Pros: Competitively priced practice and small room acoustic amp
Cons: None, really, you get what you pay for
Those of you guitar heads who are in the market for a reasonably priced practice or small room performance amp that will leave enough dough in your wallet to buy some mics and cables, you should take a look at the Crate CA 30 DG Taos (the new version of the CA 30) acoustic guitar amp. I was pleasantly surprised at both the volume and tone that this machine delivered as I ran a Taylor acoustic electric through it at my local Guitar Center. There are also some included effects so the tech heads have something to play with. Its not going to set any records for volume, but for $300 or so, this is what the doctor ordered for those of you who arent allowed to blow out the windows at home.
Here are the technical specs:
Power: 30 Watts
Highs: +/-15dB @10kHz
Mids: +/-15dB @ 400-1.2kHz
Lows: +/-15dB @80 Hz
Internal Speakers: 8 Poly cone coaxial with dome tweeter; 4 ohms; 50 watts: 1: voice coil
Size and Weight: 13H by 15 W by 12 D, 30 lbs.
The control panel has eight controls and four jacks, besides the power switch. There is a line out jack for connection to a sound board, recording console or another amp. An insert jack adds external effects to the signal, or permits you to chain multiple amps together. There are two input jacks for an instrument, tape player, mic or other source. Each input jack has a separate gain control. In other words, you can play and sing simultaneously. Signals from the two jacks are summed together after their gain stages.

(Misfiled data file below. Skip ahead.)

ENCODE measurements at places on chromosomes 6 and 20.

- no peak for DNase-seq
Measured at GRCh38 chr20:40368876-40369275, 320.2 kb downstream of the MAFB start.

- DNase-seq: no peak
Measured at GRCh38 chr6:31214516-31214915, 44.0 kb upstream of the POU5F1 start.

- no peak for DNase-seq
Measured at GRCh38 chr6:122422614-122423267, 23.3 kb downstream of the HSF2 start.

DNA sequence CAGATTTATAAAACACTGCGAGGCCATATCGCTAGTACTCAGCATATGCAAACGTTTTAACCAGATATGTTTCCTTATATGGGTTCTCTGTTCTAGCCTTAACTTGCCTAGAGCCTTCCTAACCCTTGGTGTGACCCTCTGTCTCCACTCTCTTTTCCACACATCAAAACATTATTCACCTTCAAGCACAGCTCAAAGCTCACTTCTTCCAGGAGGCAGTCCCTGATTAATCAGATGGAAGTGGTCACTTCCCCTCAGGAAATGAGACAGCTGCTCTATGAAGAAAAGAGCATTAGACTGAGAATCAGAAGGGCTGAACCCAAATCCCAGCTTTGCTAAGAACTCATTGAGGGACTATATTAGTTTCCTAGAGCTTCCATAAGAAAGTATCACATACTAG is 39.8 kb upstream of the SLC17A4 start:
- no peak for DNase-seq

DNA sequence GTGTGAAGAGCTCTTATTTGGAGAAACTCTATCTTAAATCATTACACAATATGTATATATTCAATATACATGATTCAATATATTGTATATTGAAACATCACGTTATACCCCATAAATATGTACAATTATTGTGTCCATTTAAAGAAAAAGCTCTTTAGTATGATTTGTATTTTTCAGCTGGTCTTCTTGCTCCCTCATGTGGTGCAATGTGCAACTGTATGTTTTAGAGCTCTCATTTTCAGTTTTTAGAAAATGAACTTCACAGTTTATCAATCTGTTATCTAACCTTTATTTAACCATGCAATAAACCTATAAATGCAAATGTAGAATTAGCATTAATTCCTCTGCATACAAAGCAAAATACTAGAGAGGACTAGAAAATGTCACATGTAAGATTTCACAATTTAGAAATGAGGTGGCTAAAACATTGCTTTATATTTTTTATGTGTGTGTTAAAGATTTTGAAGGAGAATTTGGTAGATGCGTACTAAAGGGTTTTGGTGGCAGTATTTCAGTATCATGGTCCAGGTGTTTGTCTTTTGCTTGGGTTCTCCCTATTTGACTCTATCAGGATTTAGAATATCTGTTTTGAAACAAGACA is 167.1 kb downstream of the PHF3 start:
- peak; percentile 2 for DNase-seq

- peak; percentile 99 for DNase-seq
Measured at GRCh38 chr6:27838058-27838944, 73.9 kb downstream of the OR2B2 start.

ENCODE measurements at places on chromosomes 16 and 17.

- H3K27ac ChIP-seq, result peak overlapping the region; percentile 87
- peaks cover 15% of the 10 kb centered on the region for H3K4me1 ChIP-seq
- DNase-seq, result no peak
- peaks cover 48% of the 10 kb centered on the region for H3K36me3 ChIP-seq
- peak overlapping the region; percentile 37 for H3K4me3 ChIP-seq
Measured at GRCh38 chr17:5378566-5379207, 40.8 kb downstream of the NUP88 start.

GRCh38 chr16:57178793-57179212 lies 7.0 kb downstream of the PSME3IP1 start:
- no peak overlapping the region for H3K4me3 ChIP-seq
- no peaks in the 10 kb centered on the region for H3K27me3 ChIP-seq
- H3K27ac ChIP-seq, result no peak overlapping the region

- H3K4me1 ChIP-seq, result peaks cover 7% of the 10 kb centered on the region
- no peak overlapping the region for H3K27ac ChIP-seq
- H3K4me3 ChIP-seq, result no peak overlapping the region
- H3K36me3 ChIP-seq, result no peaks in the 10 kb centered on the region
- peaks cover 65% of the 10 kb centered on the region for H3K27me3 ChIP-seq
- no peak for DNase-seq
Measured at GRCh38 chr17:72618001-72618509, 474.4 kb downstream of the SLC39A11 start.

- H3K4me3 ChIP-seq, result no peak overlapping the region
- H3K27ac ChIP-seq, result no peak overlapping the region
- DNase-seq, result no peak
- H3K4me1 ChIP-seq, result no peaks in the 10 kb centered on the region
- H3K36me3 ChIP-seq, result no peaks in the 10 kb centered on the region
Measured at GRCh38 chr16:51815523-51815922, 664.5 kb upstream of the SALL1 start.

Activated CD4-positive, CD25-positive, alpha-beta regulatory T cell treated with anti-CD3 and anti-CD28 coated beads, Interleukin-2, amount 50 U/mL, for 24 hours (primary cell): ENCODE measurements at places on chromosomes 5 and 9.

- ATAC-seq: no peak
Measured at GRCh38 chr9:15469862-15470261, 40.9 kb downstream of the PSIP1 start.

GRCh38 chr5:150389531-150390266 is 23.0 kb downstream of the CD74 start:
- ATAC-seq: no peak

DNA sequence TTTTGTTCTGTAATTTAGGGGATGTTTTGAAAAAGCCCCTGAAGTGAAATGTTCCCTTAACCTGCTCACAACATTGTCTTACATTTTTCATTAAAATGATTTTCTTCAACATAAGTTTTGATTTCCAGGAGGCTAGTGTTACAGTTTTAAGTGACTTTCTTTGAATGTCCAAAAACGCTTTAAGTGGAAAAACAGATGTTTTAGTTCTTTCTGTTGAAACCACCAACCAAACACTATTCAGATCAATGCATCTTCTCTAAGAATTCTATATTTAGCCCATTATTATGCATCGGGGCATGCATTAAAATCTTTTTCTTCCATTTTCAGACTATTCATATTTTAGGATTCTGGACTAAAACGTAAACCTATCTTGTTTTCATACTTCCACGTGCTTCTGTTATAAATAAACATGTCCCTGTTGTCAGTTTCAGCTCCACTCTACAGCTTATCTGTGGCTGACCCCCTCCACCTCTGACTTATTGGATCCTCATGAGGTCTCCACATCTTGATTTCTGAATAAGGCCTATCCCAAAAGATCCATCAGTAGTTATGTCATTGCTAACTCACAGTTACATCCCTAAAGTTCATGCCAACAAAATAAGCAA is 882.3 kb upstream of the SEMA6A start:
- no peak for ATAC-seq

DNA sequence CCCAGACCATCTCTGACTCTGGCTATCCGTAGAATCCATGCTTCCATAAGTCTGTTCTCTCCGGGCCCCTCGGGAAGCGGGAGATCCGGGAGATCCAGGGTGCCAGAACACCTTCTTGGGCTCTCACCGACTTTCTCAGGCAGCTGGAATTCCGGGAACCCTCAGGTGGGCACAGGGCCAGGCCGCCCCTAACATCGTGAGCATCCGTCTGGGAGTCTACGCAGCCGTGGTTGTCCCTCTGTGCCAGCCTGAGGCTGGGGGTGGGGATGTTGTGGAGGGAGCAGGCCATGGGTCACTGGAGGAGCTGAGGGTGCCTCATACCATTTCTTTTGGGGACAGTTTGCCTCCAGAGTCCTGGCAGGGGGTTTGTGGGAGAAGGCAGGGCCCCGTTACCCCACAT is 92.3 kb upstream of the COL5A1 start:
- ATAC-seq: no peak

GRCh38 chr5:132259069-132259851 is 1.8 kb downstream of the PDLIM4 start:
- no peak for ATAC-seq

Tone controls set your treble, mids and lows. A contour control permits you to set the center point of the mid control, so you may set the frequency that gives you the most natural midrange tones. The Effects mode permits you to set the one internal effect for the amp, and the effects level control the strength of the signal. The reverbs, delays and chorus that you get with this model are nice enough given the bargain price.
All in all, this is a very straightforward amp. I took it through a number of machinations. Open chords sounded nicely full and rang well. Scales came across full and smooth, notes on the high end were very clear. The tone controls allow a multitude of choices. The amp is suitable for virtually any kind of acoustic guitar playing, from country and western to Celtic tunes to your run of the mill Dust in the Wind or Michelle wannabee. It looks like its strong enough to take a certain amount of abuse, but I wouldnt toss it down the stairs just for the heck of it.
The Crate 30 wont set any records, like I said. But its a nice, versatile, and competitively priced practice and low-key performance amp. Its light enough to cart around by yourself. Its worth a strong look from budget buyers. Portability plus affordability aint a bad combination, and thats why this has been Crates best selling acoustic amp for years.
Other amp reviews from buffoonery:
Marshall Super 100 JH
Peavey Classic 30 Combo
Crate Power Block
Roland Micro Cube
Mesa 5:25 Express
Mesa Stiletto Ace
Fender Cyber Twin
Line 6 Vetta II Combo
Mesa 5:50 Express
Line 6 Spider III 75
Mesa Lone Star Combo
Vox Valvetronix AD60VT
Mesa Stiletto Deuce
Mesa Triple Rectifier Head
Fender DSP 65
Peavey Triple XXX Head
Fender Super Sonic 1x12 Combo
Hughes and Kettner Switchblade 50 Combo
Fender MH 500 Metalhead
64 Fender Vibroverb Custom Blackface
Mesa Dual Rectifier Roadster
Peavey Penta Head
Peavey JSX Joe Satriani Signature Head
Line 6 Spider II Head
Crate Acoustic CA30
Line 6 Flextone III Plus
And you may also be interested in a few books such as:
Hugo Pinksterboer Tipbook Amplifiers and Effects
Ritchie Fliegler Amps: The Other Half of Rock and Roll
Michael Ross Getting Great Guitar Sounds: A Non-Technical Approach to Shaping Your Personal Sound